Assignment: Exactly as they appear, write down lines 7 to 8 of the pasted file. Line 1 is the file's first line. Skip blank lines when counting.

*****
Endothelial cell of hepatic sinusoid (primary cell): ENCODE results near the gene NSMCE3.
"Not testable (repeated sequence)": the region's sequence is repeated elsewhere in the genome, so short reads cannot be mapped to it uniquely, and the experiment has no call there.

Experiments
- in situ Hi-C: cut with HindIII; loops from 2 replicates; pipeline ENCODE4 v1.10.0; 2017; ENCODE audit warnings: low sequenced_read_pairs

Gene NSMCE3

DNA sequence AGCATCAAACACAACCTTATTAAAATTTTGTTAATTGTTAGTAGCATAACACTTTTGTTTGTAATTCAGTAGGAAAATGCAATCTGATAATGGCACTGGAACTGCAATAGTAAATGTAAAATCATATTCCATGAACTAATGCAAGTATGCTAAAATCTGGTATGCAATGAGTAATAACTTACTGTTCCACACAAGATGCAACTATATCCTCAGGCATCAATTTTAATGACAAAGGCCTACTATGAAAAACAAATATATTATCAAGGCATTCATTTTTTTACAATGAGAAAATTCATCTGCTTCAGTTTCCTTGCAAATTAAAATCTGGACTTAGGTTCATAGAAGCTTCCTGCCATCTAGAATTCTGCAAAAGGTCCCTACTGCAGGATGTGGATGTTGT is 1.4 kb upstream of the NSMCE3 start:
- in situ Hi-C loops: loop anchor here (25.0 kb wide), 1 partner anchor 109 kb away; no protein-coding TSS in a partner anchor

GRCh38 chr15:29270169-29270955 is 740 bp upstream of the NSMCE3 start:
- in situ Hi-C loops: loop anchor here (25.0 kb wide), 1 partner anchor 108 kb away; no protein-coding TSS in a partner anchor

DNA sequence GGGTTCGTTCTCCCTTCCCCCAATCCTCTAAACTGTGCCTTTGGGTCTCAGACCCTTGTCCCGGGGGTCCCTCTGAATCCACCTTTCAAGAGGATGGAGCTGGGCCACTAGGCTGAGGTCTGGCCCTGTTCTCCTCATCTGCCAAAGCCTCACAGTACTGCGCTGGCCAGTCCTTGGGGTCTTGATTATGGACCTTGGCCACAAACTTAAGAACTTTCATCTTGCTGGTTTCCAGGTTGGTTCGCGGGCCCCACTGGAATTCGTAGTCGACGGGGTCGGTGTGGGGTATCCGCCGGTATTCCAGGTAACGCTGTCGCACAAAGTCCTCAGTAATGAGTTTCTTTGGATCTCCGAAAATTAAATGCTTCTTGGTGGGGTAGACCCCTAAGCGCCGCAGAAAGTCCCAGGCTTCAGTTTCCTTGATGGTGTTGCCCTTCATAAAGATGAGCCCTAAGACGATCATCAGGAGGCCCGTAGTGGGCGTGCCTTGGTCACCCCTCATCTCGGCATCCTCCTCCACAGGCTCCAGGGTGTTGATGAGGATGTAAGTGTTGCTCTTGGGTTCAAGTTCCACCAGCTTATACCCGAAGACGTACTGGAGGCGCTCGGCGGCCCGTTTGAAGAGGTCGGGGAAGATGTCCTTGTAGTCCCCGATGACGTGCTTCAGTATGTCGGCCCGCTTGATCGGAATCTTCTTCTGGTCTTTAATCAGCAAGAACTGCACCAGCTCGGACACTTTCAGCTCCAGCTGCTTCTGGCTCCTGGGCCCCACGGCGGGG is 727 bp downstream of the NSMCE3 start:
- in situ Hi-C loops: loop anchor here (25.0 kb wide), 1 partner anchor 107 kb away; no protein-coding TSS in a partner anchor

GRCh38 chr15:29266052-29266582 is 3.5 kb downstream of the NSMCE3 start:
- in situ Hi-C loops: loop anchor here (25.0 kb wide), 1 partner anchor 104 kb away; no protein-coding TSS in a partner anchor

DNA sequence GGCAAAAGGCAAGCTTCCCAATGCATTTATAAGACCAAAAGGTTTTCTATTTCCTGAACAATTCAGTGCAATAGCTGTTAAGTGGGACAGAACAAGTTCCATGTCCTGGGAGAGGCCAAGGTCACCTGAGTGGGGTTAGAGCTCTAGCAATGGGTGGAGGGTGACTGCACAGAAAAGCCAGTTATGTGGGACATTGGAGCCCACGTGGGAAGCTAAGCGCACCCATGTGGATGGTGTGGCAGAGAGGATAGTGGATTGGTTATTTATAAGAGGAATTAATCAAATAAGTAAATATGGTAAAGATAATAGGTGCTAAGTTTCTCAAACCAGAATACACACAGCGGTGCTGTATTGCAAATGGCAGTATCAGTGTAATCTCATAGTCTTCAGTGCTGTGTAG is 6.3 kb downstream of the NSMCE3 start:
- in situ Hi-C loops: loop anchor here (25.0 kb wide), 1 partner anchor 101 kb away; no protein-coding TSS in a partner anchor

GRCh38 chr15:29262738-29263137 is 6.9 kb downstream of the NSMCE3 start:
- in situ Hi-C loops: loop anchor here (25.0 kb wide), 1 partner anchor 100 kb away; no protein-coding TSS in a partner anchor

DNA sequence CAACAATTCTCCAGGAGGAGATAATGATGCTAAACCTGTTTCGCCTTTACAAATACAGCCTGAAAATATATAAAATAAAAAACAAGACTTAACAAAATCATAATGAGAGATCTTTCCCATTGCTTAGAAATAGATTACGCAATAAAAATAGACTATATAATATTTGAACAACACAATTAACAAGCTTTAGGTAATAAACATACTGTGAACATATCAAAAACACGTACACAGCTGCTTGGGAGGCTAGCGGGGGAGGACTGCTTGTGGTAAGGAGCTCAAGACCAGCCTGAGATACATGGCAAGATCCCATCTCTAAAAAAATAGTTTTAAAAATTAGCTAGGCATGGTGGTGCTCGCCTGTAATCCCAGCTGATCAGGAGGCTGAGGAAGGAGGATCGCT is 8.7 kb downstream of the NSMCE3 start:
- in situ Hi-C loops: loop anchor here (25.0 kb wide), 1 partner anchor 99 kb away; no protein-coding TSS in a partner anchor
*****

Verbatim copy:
- in situ Hi-C loops: loop anchor here (25.0 kb wide), 1 partner anchor 109 kb away; no protein-coding TSS in a partner anchor

GRCh38 chr15:29270169-29270955 is 740 bp upstream of the NSMCE3 start: